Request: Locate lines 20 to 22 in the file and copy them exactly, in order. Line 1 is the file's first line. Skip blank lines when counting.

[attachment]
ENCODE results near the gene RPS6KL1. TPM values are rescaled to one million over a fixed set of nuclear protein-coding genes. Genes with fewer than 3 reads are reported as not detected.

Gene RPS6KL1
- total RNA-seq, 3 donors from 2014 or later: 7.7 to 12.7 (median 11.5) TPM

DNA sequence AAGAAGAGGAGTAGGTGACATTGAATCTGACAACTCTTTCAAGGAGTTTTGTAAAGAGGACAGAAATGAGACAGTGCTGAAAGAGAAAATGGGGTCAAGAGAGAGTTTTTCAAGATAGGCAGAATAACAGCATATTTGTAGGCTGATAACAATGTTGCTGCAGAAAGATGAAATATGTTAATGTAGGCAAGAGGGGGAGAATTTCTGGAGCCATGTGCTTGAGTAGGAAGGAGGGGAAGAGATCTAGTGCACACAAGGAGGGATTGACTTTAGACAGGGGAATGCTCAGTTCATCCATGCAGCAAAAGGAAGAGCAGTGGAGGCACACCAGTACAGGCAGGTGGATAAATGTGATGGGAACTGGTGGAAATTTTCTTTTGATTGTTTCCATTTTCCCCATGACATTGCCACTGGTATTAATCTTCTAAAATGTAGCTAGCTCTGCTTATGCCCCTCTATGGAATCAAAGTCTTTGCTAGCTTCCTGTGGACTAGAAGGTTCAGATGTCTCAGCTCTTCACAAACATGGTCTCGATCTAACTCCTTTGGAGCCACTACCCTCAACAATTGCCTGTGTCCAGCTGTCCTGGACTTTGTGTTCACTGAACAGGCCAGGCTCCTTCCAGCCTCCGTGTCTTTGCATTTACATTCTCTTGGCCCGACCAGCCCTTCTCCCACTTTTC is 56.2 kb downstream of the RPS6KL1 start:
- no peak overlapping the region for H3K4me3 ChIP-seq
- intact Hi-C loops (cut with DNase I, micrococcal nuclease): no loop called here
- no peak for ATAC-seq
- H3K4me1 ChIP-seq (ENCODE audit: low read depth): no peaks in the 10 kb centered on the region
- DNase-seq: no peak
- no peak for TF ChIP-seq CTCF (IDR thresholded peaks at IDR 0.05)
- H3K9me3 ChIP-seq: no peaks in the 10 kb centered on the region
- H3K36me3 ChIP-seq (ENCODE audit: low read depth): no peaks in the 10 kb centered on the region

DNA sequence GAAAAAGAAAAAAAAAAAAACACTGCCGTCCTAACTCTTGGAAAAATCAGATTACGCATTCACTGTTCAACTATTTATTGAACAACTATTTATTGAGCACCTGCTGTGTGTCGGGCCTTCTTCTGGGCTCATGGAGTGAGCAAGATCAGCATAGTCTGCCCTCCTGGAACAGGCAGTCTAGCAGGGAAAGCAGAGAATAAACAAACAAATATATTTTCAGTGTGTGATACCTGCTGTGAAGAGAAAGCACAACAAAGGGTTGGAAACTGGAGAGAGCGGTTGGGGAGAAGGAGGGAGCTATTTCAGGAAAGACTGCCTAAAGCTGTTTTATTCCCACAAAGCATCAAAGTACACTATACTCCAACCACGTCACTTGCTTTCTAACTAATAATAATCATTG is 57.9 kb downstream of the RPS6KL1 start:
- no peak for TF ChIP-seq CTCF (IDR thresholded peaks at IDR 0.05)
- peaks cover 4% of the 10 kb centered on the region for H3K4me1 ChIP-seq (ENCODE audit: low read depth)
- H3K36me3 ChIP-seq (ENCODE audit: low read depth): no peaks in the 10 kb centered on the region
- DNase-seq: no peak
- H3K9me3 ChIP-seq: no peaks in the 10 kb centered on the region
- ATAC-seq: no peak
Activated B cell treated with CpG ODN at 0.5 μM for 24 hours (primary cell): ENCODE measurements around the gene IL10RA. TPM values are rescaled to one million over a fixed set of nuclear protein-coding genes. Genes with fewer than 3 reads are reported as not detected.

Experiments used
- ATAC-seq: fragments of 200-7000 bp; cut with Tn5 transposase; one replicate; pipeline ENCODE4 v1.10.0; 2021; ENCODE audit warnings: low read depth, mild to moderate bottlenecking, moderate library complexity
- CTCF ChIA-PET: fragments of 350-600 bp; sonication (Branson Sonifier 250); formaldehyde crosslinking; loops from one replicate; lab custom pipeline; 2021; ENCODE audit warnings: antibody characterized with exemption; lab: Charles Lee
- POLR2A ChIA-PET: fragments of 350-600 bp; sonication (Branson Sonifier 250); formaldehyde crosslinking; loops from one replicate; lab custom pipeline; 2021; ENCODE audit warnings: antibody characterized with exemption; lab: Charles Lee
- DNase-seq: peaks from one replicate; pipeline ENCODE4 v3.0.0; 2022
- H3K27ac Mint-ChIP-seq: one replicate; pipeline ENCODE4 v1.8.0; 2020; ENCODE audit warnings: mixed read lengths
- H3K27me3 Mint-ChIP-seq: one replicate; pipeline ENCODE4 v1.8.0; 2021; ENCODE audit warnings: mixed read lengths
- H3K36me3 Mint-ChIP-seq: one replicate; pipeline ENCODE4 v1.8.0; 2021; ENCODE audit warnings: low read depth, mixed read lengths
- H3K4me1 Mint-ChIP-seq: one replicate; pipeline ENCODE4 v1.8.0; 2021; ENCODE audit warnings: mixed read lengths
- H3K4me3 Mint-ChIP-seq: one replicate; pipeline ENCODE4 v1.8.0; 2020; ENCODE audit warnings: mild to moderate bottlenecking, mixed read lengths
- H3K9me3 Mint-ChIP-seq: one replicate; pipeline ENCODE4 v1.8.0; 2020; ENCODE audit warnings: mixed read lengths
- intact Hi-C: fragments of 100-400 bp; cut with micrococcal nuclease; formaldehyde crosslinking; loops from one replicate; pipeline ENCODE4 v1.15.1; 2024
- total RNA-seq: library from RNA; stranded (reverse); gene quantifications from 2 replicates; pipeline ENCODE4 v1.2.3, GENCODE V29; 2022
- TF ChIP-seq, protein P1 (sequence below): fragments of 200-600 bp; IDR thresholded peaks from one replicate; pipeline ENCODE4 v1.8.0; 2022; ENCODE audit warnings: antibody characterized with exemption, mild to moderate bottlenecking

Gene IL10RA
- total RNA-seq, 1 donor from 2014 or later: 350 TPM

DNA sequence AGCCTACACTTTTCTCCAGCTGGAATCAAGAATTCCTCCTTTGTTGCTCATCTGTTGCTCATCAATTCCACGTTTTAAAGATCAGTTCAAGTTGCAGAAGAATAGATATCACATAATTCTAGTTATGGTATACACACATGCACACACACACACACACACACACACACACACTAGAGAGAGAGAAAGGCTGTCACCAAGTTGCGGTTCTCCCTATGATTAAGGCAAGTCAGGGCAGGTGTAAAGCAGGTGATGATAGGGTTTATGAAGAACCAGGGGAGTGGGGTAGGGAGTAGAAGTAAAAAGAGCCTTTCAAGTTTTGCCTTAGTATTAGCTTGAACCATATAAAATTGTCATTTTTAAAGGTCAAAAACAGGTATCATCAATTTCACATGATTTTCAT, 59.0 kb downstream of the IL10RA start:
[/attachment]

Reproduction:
Activated B cell treated with CpG ODN at 0.5 μM for 24 hours (primary cell): ENCODE measurements around the gene IL10RA. TPM values are rescaled to one million over a fixed set of nuclear protein-coding genes. Genes with fewer than 3 reads are reported as not detected.

Experiments used
- ATAC-seq: fragments of 200-7000 bp; cut with Tn5 transposase; one replicate; pipeline ENCODE4 v1.10.0; 2021; ENCODE audit warnings: low read depth, mild to moderate bottlenecking, moderate library complexity